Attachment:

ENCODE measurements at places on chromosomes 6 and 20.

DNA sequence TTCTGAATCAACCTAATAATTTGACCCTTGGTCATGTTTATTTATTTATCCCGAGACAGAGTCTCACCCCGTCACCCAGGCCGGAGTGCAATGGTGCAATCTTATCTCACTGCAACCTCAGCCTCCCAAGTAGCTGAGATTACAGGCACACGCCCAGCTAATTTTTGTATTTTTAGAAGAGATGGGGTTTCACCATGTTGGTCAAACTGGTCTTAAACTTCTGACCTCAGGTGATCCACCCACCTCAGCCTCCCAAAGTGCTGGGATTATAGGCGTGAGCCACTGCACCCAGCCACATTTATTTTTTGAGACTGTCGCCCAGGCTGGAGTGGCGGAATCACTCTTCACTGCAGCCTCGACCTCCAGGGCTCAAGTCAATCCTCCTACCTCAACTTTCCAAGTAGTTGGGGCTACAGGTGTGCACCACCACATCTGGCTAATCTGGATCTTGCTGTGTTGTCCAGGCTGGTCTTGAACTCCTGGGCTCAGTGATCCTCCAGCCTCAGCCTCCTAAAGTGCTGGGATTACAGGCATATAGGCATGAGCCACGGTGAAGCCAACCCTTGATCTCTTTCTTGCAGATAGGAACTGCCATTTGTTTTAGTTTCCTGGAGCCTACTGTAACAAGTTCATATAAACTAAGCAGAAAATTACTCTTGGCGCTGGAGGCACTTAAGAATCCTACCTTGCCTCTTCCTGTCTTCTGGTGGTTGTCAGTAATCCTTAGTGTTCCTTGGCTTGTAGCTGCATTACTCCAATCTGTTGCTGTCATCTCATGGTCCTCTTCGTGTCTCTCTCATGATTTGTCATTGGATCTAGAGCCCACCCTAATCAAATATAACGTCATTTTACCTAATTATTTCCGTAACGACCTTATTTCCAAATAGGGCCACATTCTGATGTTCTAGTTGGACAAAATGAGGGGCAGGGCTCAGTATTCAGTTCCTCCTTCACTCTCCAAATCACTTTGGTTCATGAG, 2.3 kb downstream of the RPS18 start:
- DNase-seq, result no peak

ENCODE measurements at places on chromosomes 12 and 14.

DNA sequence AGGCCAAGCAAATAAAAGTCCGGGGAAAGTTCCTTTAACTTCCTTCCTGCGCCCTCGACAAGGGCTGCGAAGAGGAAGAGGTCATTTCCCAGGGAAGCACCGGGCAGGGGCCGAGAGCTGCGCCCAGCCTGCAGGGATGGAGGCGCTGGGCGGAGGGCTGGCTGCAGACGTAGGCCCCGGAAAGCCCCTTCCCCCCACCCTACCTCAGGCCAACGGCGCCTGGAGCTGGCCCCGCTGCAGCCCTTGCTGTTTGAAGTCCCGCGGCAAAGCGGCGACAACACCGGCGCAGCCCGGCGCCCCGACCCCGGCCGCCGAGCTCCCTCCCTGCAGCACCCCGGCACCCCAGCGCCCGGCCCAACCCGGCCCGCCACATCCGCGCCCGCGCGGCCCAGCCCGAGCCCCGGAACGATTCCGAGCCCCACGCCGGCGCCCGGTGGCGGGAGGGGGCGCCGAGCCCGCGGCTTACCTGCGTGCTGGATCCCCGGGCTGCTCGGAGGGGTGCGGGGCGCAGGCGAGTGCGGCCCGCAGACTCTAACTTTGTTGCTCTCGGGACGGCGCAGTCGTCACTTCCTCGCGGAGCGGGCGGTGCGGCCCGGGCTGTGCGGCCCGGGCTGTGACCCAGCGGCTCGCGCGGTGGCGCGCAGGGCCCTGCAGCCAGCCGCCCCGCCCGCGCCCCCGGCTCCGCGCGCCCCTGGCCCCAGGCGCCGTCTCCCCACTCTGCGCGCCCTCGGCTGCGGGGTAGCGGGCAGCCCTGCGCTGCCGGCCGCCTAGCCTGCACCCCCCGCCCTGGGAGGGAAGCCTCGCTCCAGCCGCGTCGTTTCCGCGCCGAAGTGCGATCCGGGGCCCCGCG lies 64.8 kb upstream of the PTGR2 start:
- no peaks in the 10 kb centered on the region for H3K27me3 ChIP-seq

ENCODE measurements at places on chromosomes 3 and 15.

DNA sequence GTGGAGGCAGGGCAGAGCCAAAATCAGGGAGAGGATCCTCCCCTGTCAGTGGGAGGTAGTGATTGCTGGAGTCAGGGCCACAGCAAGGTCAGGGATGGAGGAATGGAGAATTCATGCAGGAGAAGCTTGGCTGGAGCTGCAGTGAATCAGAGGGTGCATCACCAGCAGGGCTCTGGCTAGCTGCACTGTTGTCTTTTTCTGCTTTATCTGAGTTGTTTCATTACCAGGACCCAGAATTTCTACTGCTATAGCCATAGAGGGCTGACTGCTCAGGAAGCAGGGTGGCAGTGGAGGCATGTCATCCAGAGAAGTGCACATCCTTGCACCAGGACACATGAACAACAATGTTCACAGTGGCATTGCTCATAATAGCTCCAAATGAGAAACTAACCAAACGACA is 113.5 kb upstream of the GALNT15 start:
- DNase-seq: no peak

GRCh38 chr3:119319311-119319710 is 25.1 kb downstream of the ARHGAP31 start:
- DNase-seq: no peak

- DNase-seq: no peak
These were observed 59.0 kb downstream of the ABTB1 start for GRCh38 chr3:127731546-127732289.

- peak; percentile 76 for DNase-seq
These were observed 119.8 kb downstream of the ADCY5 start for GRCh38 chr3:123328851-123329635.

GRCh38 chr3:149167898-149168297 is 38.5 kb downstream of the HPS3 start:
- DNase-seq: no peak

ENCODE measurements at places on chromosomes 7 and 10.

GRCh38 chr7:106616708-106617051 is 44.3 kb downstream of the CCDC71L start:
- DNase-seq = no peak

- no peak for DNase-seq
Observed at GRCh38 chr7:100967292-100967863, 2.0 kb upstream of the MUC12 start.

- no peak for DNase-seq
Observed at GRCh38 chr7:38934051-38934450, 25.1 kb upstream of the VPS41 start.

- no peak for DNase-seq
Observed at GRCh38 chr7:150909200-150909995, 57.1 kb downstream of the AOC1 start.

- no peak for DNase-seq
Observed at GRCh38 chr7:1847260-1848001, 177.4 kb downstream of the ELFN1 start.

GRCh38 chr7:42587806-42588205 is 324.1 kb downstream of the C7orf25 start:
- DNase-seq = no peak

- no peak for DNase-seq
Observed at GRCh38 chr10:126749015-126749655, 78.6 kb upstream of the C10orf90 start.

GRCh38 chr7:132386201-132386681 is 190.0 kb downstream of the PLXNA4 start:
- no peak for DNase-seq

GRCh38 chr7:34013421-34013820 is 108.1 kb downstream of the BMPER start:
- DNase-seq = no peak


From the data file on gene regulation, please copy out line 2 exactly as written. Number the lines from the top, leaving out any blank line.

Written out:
DNA sequence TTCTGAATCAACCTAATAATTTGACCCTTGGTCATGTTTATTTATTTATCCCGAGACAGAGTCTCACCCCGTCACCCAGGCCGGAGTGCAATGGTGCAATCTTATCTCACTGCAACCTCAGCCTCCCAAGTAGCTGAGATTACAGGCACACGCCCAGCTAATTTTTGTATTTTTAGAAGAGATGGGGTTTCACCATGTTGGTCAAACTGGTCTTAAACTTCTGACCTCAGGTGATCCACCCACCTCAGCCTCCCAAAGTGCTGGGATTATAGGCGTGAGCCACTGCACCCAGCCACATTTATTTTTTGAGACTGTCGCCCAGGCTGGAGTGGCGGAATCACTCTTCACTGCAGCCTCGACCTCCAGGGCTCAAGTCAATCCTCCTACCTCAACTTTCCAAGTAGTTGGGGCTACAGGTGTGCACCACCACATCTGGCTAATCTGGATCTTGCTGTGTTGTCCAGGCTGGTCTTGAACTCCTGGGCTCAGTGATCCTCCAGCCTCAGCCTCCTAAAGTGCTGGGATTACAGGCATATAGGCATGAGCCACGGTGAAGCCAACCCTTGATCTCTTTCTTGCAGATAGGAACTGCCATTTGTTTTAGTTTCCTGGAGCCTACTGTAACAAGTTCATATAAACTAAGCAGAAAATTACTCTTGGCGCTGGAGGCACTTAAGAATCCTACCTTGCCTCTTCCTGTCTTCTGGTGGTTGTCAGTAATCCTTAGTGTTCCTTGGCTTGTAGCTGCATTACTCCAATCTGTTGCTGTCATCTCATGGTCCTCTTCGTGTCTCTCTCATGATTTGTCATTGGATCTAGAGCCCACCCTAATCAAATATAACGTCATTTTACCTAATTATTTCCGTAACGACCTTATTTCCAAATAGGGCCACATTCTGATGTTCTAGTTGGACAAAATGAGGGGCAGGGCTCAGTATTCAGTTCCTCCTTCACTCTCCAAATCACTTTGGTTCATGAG, 2.3 kb downstream of the RPS18 start: